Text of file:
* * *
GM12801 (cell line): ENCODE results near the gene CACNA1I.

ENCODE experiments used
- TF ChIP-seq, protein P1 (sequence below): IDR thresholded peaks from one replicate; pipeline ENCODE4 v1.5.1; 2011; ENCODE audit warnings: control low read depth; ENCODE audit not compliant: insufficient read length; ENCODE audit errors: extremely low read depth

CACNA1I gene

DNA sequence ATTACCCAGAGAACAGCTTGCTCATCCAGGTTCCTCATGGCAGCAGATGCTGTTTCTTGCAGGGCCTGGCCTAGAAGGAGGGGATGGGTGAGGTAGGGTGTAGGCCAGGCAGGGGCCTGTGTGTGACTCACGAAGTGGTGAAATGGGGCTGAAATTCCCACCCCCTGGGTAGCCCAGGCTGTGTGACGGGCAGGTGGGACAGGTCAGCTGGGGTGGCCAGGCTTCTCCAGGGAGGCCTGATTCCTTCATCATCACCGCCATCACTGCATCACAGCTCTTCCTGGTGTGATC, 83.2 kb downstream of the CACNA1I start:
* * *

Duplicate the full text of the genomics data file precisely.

GM12801 (cell line): ENCODE results near the gene CACNA1I.

ENCODE experiments used
- TF ChIP-seq, protein P1 (sequence below): IDR thresholded peaks from one replicate; pipeline ENCODE4 v1.5.1; 2011; ENCODE audit warnings: control low read depth; ENCODE audit not compliant: insufficient read length; ENCODE audit errors: extremely low read depth

CACNA1I gene

DNA sequence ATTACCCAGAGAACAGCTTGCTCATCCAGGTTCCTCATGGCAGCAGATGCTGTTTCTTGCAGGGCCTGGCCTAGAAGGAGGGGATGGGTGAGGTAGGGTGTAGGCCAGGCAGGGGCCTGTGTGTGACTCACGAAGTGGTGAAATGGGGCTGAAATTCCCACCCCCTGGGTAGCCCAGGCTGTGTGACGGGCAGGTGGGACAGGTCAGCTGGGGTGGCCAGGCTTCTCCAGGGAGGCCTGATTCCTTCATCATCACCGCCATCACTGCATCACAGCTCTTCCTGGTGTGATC, 83.2 kb downstream of the CACNA1I start: